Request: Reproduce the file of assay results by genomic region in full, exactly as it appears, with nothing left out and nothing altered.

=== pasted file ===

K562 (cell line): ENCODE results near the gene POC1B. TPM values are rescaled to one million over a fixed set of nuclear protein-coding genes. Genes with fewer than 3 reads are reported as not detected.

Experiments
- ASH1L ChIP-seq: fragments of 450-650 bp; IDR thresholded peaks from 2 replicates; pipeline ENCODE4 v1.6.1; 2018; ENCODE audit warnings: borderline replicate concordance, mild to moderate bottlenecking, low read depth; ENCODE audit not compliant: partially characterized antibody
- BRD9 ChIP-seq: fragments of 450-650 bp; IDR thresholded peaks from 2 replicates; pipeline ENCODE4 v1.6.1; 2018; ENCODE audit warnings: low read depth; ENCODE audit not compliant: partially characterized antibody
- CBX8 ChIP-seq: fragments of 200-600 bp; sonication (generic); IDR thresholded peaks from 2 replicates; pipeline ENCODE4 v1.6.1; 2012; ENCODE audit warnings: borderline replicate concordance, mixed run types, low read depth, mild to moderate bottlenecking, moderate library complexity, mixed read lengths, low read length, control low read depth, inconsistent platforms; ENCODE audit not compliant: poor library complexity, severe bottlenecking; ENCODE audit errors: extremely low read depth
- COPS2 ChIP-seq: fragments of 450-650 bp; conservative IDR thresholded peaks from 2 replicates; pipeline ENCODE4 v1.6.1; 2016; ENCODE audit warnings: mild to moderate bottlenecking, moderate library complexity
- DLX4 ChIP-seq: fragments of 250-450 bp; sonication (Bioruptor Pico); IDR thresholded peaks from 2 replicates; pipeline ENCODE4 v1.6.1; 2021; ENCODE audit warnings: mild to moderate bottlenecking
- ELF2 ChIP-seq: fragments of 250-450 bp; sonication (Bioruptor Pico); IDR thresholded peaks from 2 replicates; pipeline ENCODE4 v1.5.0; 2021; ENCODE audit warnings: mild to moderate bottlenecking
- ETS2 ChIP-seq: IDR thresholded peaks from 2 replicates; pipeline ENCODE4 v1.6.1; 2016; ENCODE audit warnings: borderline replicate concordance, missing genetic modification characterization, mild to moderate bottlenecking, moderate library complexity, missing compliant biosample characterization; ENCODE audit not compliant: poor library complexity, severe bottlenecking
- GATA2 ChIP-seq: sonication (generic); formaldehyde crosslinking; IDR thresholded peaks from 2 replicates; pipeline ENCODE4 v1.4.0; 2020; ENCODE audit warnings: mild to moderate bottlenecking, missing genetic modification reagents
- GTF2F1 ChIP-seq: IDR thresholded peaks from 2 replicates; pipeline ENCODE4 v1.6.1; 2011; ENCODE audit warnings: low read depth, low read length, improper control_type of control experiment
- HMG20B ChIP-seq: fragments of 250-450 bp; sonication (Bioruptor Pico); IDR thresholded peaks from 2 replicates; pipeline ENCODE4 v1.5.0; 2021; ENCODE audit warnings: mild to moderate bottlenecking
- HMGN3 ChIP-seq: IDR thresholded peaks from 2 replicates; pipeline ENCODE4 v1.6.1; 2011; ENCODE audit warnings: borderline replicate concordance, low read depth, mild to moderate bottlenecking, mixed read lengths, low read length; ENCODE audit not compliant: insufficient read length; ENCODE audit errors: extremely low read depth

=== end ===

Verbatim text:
K562 (cell line): ENCODE results near the gene POC1B. TPM values are rescaled to one million over a fixed set of nuclear protein-coding genes. Genes with fewer than 3 reads are reported as not detected.

Experiments
- ASH1L ChIP-seq: fragments of 450-650 bp; IDR thresholded peaks from 2 replicates; pipeline ENCODE4 v1.6.1; 2018; ENCODE audit warnings: borderline replicate concordance, mild to moderate bottlenecking, low read depth; ENCODE audit not compliant: partially characterized antibody
- BRD9 ChIP-seq: fragments of 450-650 bp; IDR thresholded peaks from 2 replicates; pipeline ENCODE4 v1.6.1; 2018; ENCODE audit warnings: low read depth; ENCODE audit not compliant: partially characterized antibody
- CBX8 ChIP-seq: fragments of 200-600 bp; sonication (generic); IDR thresholded peaks from 2 replicates; pipeline ENCODE4 v1.6.1; 2012; ENCODE audit warnings: borderline replicate concordance, mixed run types, low read depth, mild to moderate bottlenecking, moderate library complexity, mixed read lengths, low read length, control low read depth, inconsistent platforms; ENCODE audit not compliant: poor library complexity, severe bottlenecking; ENCODE audit errors: extremely low read depth
- COPS2 ChIP-seq: fragments of 450-650 bp; conservative IDR thresholded peaks from 2 replicates; pipeline ENCODE4 v1.6.1; 2016; ENCODE audit warnings: mild to moderate bottlenecking, moderate library complexity
- DLX4 ChIP-seq: fragments of 250-450 bp; sonication (Bioruptor Pico); IDR thresholded peaks from 2 replicates; pipeline ENCODE4 v1.6.1; 2021; ENCODE audit warnings: mild to moderate bottlenecking
- ELF2 ChIP-seq: fragments of 250-450 bp; sonication (Bioruptor Pico); IDR thresholded peaks from 2 replicates; pipeline ENCODE4 v1.5.0; 2021; ENCODE audit warnings: mild to moderate bottlenecking
- ETS2 ChIP-seq: IDR thresholded peaks from 2 replicates; pipeline ENCODE4 v1.6.1; 2016; ENCODE audit warnings: borderline replicate concordance, missing genetic modification characterization, mild to moderate bottlenecking, moderate library complexity, missing compliant biosample characterization; ENCODE audit not compliant: poor library complexity, severe bottlenecking
- GATA2 ChIP-seq: sonication (generic); formaldehyde crosslinking; IDR thresholded peaks from 2 replicates; pipeline ENCODE4 v1.4.0; 2020; ENCODE audit warnings: mild to moderate bottlenecking, missing genetic modification reagents
- GTF2F1 ChIP-seq: IDR thresholded peaks from 2 replicates; pipeline ENCODE4 v1.6.1; 2011; ENCODE audit warnings: low read depth, low read length, improper control_type of control experiment
- HMG20B ChIP-seq: fragments of 250-450 bp; sonication (Bioruptor Pico); IDR thresholded peaks from 2 replicates; pipeline ENCODE4 v1.5.0; 2021; ENCODE audit warnings: mild to moderate bottlenecking
- HMGN3 ChIP-seq: IDR thresholded peaks from 2 replicates; pipeline ENCODE4 v1.6.1; 2011; ENCODE audit warnings: borderline replicate concordance, low read depth, mild to moderate bottlenecking, mixed read lengths, low read length; ENCODE audit not compliant: insufficient read length; ENCODE audit errors: extremely low read depth